3D printed cooler outperforms conventional solutions

By Warren Miller, contributing writer

As chips and
electronic systems continue to cross thresholds of higher and higher
performance, they need to manage an inevitable byproduct: heat. As more
traditional cooling methods prove less effective, chip designers and
manufacturers are looking for efficient, cost-effective solutions to their
cooling problems. Imec, an international collaborative research hub, recently
introduced an innovative new cooling technique that could provide an answer.

cooling solutions rely on heat exchangers and spreaders attached to the back of
chips to distribute the heat evenly along the surface of the chip. This is an
important consideration – any temperature differential degrades performance and
long-term viability, making direct cooling of the chip a less than ideal

coolants must be distributed evenly across and perpendicular to the chip’s
surface to maintain an equal temperature and to cut down cooling time — a
process commonly performed by impingement coolers. These impingement-based
cooling systems have typically been silicon-based, making them cost inefficient
to produce, said Imec.

solution to this persistent problem is a polymer-based impingement chip cooler
produced by a high-resolution stereolithography 3D printer that features nozzle sizes of only 300 µm. The nozzle pattern design can be
customized to suit the specifications of a chip design. By using a 3D printer,
the entire structure can be printed as a single part, significantly lessening
both production time and costs, said Imec.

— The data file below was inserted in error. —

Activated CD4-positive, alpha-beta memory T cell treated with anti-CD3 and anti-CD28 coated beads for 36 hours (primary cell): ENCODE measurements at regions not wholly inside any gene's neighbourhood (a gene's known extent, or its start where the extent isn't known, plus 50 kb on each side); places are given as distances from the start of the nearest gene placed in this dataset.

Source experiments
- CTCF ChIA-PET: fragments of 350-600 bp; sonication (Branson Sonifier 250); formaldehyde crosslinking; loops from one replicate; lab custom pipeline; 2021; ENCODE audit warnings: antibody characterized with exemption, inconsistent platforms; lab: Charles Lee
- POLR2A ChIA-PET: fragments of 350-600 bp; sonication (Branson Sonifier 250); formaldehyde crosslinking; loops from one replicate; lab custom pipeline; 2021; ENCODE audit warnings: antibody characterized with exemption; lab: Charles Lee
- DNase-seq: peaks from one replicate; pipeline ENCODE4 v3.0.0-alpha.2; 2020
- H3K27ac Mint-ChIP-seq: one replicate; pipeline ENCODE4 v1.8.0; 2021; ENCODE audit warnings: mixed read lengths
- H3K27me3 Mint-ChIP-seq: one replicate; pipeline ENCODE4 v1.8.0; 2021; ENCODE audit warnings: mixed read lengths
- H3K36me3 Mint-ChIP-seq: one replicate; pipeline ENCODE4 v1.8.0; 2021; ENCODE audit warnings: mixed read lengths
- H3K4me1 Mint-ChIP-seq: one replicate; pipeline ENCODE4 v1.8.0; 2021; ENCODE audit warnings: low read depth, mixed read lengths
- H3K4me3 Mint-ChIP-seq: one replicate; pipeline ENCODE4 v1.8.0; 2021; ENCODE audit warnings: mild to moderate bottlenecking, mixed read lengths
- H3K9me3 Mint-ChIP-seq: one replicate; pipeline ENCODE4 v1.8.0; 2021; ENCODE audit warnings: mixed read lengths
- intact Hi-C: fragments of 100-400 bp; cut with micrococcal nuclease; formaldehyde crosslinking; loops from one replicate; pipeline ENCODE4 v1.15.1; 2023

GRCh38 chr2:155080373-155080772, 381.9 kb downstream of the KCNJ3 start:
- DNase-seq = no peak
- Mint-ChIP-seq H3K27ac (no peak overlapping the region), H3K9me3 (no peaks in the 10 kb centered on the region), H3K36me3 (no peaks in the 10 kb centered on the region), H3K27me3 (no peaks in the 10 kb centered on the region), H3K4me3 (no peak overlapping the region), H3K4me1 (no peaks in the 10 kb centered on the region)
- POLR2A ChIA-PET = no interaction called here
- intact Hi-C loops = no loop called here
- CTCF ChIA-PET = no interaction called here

Image source: Imec.

The new
design has outperformed industry standards by a significant margin. While more
traditional cooling systems and thermal interface materials produce a
temperature increase of anywhere from 20°C to 50°C, the Imec impingement cooler
boasts a temperature increase of less than 15°C per 100 W/cm2 at a coolant flow
rate of one liter per minute, and delivers a pressure drop as low as 0.3 bar. In
addition to its higher performance and lower cost, the Imec system is also
physically smaller than existing solutions, making it more in line with the
ever-miniaturizing world of chips and electronic systems.

cooling isn’t a new concept, however. The first big mainframe computers from
IBM and Cray had complex liquid cooling systems that rivaled the complexity of
the electronics. In fact, Cray had more patents on cooling innovations than on
electronic ones for its biggest computers. These cooling systems took up much
more space than the innovative approach Imec has identified.

efficient cooling means better, longer-lasting performance, which means Imec’s
design could become the industry standard in short order. Cooling is a central
issue in high-resolution video and graphics systems, such as multimedia or
augmented reality/virtual reality (AR/VR) platforms. If the polymer-based
impingement cooler can find its way into those markets, it could become the
proverbial pot of gold at the end of the rainbow.